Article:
Measured by the unprecedented months of job growth, the recovery and more of the Stock Market and the ongoing struggles of most industrialized nation in the world, Obama’s economic record looks very impressive. Add the Dodd-Frank legislation which attempts to prevent the same risky business practices that contributed so much to the 2007 collapse and you have a real set of accomplishments.
As we stand on the precipice of the Trump Administration, Obama’s so-called signature accomplishment, the Affordable Care Act, appears to be poised for repeal by the Republican Congress. Would that action wipe out his legacy? Not necessarily. For all the wild and irresponsible talk by Republicans since the passage of the law, they still do not have a viable replacement proposal and are discovering that much of the law is actually quite popular. They lied about its impact from before Day One and continue to misrepresent how it works, but they are at last beginning to understand that there will be serious political costs to a simple repeal.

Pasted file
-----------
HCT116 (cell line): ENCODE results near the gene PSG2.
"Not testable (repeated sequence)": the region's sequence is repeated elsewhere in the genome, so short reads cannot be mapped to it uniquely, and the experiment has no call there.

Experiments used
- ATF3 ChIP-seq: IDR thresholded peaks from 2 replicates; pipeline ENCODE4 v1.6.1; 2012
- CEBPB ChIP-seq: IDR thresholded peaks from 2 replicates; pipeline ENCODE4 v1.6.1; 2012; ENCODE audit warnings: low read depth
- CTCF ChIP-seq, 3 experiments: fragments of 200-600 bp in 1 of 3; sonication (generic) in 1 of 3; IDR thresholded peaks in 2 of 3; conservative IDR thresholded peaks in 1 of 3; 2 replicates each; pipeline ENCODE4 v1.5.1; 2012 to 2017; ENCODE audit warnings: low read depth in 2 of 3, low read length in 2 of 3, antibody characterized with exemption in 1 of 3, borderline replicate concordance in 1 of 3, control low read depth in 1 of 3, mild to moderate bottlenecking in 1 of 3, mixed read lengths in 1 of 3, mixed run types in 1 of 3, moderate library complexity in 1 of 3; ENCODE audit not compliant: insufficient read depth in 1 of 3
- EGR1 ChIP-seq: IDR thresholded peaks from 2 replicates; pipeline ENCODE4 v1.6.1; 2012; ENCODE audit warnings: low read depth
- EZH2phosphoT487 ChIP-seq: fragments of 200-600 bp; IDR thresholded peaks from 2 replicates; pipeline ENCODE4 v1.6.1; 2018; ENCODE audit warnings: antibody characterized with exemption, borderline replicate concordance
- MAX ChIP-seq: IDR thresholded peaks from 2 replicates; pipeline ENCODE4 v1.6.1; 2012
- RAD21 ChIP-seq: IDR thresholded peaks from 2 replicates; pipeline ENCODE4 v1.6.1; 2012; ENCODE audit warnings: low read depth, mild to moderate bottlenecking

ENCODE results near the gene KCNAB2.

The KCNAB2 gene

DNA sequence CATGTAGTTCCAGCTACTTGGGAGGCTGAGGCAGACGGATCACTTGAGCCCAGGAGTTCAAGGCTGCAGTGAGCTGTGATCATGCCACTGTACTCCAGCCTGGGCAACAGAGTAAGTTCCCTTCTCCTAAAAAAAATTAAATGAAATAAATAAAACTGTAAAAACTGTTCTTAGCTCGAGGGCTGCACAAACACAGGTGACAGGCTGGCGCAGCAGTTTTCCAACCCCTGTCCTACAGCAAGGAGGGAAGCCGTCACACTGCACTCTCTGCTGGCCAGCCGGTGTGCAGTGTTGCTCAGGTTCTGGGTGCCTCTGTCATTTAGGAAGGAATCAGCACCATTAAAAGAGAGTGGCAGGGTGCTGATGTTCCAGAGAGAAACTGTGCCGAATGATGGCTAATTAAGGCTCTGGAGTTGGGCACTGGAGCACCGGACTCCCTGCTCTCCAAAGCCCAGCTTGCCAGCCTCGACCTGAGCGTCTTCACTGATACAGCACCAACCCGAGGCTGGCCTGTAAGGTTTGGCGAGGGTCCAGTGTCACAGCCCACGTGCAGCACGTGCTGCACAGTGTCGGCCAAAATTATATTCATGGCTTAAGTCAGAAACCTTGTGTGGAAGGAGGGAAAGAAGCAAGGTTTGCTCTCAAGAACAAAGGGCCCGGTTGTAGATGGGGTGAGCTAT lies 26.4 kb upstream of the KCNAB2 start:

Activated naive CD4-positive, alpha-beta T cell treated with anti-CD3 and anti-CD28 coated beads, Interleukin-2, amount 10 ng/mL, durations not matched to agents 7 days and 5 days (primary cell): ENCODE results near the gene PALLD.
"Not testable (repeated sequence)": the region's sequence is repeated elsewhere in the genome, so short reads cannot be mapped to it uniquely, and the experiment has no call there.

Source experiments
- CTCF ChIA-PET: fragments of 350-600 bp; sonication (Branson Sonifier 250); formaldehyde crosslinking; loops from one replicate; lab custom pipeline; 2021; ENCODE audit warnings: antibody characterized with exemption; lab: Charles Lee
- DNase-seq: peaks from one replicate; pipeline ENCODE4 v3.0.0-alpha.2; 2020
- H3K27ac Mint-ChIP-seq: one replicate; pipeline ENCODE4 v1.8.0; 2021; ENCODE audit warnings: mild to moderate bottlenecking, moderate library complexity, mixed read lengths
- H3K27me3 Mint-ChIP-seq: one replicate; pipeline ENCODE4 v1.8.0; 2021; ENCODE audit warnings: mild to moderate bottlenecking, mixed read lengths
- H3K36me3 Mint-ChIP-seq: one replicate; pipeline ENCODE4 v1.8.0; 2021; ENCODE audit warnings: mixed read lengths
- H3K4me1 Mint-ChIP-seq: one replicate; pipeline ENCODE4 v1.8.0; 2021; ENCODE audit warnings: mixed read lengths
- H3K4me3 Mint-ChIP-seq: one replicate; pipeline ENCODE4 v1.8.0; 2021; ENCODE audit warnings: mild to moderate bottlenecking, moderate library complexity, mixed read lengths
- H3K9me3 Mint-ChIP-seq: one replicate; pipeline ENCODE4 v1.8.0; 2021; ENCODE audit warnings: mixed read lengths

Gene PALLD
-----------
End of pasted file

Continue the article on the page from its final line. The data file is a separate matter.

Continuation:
Obama succeeded, regardless of what this Congress does, in changing the terms of debate about health care in this country. The goal of coverage for everyone is much more widely accepted than it once was. The idea that no one should be prevented from getting insurance coverage because of a pre-existing condition is universally popular. Being able to stay on your parents’ plan until age 26 seems largely beyond debate. In other words, we’ll never talk about health care policy the same way because of what Barack Obama did.